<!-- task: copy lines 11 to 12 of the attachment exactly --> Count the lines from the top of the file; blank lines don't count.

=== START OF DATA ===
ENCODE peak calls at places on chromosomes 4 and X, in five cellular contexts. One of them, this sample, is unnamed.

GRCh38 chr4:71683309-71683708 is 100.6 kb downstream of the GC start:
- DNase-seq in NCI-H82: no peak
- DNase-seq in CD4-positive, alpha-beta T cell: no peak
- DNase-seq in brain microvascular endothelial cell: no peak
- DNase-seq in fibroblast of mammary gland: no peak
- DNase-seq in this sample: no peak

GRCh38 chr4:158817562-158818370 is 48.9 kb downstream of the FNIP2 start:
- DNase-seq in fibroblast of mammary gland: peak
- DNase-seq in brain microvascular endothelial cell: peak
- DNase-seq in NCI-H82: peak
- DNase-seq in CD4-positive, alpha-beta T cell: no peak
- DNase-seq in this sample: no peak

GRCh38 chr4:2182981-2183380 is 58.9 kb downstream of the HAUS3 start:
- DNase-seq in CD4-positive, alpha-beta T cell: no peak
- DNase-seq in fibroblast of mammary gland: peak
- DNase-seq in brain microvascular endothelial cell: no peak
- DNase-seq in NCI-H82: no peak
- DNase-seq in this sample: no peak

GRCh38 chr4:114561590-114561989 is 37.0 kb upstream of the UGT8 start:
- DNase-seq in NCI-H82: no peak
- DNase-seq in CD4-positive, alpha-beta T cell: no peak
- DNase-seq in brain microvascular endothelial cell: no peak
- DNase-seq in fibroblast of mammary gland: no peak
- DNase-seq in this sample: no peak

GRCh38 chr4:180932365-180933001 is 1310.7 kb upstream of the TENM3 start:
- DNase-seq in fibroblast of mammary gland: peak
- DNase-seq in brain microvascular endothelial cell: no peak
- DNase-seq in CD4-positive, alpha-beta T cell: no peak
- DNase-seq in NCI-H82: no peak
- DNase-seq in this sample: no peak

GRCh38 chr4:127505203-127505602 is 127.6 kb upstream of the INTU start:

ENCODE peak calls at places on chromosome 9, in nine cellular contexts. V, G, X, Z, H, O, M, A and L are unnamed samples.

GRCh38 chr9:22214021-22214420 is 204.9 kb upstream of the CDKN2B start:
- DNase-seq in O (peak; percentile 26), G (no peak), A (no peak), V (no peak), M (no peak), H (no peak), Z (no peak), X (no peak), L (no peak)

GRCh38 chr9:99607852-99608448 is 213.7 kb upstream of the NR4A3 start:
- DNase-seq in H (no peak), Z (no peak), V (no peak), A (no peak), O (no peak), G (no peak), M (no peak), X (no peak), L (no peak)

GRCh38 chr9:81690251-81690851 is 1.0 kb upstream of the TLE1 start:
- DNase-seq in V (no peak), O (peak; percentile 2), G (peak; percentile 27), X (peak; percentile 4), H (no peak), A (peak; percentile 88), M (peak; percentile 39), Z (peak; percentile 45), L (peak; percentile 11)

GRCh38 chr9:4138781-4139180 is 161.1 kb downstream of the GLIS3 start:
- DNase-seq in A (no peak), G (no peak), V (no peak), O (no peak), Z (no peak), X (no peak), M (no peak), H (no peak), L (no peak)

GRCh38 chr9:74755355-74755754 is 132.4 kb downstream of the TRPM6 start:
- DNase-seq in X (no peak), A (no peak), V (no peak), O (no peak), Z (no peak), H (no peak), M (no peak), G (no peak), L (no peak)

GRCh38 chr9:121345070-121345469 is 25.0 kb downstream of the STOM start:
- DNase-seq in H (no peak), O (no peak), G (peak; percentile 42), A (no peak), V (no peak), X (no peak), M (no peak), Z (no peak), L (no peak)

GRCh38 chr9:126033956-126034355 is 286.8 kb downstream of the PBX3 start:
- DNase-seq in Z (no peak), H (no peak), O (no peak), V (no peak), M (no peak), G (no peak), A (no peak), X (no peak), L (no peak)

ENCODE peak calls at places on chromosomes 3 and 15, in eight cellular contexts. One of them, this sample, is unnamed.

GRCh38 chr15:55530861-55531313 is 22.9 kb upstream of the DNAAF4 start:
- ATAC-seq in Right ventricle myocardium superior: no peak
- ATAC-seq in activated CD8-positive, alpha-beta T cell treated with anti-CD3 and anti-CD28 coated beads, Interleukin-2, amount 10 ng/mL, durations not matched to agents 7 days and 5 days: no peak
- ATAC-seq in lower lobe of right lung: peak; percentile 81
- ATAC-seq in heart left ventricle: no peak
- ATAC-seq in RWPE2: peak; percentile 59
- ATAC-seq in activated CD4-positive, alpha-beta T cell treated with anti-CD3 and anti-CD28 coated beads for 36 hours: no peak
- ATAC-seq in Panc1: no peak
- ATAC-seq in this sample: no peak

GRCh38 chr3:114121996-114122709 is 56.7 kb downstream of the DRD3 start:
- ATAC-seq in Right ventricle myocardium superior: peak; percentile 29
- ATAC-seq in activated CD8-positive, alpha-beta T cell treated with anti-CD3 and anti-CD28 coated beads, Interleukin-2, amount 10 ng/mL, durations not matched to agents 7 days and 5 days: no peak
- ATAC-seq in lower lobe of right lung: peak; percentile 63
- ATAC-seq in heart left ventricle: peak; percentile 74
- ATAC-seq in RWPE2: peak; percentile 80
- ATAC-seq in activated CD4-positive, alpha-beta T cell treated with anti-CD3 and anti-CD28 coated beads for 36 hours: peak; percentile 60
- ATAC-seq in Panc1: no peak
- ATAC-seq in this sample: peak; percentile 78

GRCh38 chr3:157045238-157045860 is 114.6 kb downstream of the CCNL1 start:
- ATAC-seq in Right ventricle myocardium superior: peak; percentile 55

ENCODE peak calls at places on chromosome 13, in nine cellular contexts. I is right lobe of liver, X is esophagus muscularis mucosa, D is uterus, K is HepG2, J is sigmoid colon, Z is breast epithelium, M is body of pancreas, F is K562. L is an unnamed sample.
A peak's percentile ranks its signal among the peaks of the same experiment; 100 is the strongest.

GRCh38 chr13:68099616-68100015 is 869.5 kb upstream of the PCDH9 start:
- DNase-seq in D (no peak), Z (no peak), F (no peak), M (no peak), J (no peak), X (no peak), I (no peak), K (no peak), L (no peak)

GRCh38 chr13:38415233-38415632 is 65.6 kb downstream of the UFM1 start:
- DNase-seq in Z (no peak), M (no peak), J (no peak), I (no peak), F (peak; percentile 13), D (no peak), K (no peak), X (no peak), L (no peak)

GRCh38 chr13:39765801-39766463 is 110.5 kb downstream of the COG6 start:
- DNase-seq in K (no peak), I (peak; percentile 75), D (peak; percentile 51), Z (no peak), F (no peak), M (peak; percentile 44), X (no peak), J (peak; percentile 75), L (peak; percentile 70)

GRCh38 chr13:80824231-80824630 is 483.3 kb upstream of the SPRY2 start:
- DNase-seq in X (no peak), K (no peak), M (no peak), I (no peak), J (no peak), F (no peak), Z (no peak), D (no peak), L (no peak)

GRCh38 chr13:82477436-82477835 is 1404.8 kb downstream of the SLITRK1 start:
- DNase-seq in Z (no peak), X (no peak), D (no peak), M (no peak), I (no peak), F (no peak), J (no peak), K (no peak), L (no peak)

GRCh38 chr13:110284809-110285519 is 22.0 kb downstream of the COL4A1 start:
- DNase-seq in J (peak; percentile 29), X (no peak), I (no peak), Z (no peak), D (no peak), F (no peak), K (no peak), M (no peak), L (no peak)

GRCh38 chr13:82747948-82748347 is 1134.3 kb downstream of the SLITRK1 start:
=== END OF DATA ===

- DNase-seq in NCI-H82: peak
- DNase-seq in CD4-positive, alpha-beta T cell: no peak